It’s time for BC Ferries to come clean about its ‘reservation’ system.
Residents on Vancouver Island can guarantee on a long weekend they will either have to pay extra for a reservation to ensure they make it on the ferry, or arrive at the ferry terminal hours ahead of time in order to drive onto a vessel. This applies in both directions, but more and more often if you get caught on the mainland and are trying to travel onto the Island.
If you work off-Island and want to come home for the weekend, you’re practically held hostage: a reservation is your only guarantee.
Try finding a number for how many reservations there are per sailing, and you’ll be disappointed. There’s no set number. A good indicator, though: on Thursday, Aug. 3, at approximately 7:30 a.m., the 5:45 p.m. ferry was already 90 per cent booked, according to BC Ferries’ website.
The reservation system as it stands is little more than a cash grab: for a standard vehicle, reservations range from $10 for early booking (more than seven days) to $21 for same-day reservations. This past weekend, all reservations coming to the Island from Tsawwassen to Duke Point, for example, were full by Friday morning.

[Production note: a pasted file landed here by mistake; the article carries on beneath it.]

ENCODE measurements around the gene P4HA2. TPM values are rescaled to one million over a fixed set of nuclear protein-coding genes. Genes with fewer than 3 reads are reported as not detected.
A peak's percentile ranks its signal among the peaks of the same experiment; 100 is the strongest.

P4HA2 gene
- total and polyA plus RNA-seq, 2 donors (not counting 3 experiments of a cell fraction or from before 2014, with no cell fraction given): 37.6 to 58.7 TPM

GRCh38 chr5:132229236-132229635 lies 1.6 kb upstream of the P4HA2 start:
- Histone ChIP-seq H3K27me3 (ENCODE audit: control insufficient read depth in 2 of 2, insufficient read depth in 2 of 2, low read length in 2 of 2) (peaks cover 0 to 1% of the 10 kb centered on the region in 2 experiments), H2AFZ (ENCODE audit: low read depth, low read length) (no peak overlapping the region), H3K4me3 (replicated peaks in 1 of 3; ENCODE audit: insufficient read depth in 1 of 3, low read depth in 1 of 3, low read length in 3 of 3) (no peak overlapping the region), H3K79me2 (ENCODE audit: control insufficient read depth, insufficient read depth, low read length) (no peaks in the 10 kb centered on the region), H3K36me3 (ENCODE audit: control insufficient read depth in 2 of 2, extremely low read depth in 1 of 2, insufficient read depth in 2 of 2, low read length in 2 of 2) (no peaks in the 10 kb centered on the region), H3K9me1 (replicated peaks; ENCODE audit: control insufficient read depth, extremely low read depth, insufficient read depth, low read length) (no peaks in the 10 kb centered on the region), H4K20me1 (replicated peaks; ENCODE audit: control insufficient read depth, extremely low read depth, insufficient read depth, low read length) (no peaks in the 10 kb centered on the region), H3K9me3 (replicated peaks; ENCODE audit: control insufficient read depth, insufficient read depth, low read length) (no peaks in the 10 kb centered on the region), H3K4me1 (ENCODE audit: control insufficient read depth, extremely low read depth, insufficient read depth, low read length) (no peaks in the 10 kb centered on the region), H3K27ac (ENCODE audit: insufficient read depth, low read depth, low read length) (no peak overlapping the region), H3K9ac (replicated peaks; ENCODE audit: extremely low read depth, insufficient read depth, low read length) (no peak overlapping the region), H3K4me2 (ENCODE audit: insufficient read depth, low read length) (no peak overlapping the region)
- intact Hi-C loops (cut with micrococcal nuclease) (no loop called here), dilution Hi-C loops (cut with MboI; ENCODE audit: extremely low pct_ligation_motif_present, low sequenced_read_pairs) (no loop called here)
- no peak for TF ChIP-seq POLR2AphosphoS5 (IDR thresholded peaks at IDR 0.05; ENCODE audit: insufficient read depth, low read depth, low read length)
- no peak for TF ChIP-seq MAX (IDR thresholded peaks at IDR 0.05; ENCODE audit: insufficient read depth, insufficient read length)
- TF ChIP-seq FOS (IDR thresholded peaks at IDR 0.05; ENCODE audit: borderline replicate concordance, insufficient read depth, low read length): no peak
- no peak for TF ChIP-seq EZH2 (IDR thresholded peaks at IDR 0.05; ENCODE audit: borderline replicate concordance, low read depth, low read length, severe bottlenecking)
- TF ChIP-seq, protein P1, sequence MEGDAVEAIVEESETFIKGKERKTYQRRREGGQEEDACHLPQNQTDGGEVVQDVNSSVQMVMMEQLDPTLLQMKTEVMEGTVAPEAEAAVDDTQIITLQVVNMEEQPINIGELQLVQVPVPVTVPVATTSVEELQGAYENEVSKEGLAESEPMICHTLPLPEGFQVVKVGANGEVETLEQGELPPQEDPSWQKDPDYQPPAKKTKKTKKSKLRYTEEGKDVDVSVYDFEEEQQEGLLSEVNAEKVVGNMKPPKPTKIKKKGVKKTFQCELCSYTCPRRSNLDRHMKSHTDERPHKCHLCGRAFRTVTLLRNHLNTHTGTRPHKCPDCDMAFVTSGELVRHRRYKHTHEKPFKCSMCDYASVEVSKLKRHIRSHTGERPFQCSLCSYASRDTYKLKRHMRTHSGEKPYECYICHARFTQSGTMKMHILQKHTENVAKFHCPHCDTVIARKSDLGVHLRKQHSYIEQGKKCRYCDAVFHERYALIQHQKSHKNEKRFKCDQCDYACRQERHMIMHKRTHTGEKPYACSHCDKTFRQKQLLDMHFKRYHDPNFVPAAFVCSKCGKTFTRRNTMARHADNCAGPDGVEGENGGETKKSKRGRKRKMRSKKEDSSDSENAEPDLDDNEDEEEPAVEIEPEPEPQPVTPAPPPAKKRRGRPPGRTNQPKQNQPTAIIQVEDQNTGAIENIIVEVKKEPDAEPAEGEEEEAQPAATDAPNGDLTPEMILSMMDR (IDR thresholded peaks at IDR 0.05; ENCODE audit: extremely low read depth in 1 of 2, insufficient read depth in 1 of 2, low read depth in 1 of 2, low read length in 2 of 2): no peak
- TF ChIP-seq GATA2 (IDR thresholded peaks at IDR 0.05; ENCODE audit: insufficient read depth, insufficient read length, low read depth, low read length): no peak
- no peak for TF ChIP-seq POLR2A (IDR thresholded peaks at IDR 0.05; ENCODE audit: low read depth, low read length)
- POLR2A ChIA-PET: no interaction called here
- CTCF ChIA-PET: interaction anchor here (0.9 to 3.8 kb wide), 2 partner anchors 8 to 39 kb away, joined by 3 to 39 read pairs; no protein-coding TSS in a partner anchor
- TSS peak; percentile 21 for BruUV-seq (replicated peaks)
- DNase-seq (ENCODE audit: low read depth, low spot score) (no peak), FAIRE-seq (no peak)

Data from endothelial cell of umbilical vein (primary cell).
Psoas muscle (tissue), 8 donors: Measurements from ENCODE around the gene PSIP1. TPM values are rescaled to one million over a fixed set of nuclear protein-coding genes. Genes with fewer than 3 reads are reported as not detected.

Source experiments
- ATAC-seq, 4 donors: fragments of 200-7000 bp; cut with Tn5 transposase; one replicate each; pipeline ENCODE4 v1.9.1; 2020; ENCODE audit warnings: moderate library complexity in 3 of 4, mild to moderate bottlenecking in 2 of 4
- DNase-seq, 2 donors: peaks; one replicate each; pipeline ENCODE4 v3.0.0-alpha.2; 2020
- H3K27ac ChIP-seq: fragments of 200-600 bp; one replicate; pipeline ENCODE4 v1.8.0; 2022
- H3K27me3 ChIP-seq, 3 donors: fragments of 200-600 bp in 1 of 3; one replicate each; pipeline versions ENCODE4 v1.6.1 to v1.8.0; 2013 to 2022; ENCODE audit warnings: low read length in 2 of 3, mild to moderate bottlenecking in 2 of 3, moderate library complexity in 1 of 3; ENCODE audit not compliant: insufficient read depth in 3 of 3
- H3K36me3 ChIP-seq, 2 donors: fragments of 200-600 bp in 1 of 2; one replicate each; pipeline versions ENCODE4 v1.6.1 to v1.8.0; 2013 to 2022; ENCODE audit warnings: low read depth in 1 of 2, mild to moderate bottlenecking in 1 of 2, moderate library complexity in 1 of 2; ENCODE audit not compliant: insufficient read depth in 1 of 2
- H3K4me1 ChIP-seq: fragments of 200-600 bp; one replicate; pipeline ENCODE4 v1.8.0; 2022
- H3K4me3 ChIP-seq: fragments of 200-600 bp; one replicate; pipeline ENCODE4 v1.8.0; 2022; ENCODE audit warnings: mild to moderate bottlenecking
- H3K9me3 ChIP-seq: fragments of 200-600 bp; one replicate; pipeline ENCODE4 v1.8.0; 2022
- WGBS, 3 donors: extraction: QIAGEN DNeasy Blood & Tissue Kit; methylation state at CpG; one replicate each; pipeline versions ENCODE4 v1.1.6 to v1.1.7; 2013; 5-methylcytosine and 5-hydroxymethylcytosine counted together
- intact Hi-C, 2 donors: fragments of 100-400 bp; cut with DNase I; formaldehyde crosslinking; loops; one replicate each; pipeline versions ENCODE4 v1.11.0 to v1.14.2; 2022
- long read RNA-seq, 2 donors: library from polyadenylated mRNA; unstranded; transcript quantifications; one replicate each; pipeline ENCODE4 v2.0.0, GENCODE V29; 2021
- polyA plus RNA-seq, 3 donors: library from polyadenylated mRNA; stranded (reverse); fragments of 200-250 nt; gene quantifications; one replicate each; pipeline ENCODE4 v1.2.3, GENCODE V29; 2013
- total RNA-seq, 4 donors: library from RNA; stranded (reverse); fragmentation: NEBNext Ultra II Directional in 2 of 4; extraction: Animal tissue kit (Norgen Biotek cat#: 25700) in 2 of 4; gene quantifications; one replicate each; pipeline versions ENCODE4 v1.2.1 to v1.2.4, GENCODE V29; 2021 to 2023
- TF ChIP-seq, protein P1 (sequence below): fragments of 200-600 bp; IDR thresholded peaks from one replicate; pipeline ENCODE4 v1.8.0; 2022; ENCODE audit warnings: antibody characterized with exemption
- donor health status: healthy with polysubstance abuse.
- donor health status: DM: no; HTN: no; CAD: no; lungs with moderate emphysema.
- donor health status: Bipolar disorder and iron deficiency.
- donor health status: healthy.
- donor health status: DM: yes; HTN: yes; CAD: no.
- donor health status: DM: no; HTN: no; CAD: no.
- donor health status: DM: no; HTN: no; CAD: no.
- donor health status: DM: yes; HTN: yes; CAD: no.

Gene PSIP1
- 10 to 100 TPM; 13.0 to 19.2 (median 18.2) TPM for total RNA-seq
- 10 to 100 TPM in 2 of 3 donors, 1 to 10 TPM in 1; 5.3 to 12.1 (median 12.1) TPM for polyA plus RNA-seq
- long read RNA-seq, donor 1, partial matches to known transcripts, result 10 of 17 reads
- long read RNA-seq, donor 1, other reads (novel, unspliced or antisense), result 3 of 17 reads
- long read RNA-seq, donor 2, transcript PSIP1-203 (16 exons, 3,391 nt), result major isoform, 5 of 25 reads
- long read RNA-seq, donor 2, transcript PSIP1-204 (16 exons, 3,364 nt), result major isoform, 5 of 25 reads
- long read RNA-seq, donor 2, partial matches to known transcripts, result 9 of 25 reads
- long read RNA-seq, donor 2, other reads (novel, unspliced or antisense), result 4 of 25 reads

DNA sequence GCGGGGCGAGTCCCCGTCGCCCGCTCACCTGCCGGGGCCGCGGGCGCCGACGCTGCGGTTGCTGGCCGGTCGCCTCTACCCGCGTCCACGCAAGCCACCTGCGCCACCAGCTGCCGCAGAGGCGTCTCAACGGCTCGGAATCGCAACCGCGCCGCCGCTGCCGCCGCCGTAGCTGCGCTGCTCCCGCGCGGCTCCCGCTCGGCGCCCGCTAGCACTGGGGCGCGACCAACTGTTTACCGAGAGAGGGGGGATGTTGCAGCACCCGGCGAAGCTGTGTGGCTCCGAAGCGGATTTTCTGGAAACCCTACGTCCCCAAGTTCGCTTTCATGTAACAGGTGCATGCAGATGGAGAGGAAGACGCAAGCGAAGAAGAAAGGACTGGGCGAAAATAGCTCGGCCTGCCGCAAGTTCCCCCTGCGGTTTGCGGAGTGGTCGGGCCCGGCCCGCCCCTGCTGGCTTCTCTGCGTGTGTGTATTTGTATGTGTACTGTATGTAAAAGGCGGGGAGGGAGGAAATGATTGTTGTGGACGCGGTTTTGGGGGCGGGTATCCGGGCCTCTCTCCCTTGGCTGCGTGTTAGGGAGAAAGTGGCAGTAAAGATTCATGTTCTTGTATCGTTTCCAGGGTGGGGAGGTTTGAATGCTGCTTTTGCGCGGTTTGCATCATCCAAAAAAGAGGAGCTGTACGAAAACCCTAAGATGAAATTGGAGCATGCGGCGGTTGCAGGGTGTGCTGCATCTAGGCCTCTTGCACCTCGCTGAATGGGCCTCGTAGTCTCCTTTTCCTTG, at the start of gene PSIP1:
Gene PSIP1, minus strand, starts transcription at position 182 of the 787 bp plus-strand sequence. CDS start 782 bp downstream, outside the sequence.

There was also a two- to three-sailing wait to come to the Island on some routes—and forget it if you wanted to hit the Gulf Islands for a spur-of-the-moment visit.
At what point does this become a turn-off for tourists, who would rather avoid coming to the Island entirely, than wait?
Airlines have fully booked flights, trains have fully booked routes around the country. There are ferry systems such as the Clipper and to some extent the Coho ferry from Washington State to Vancouver Island that are reservation only, and ferries on the east coast of Canada operate that way too.
Perhaps if BC Ferries went to a booking system only for the main routes to and from Vancouver Island, they would be better able to control their finances—and customers; frustrations might not soar so high.
— Alberni Valley News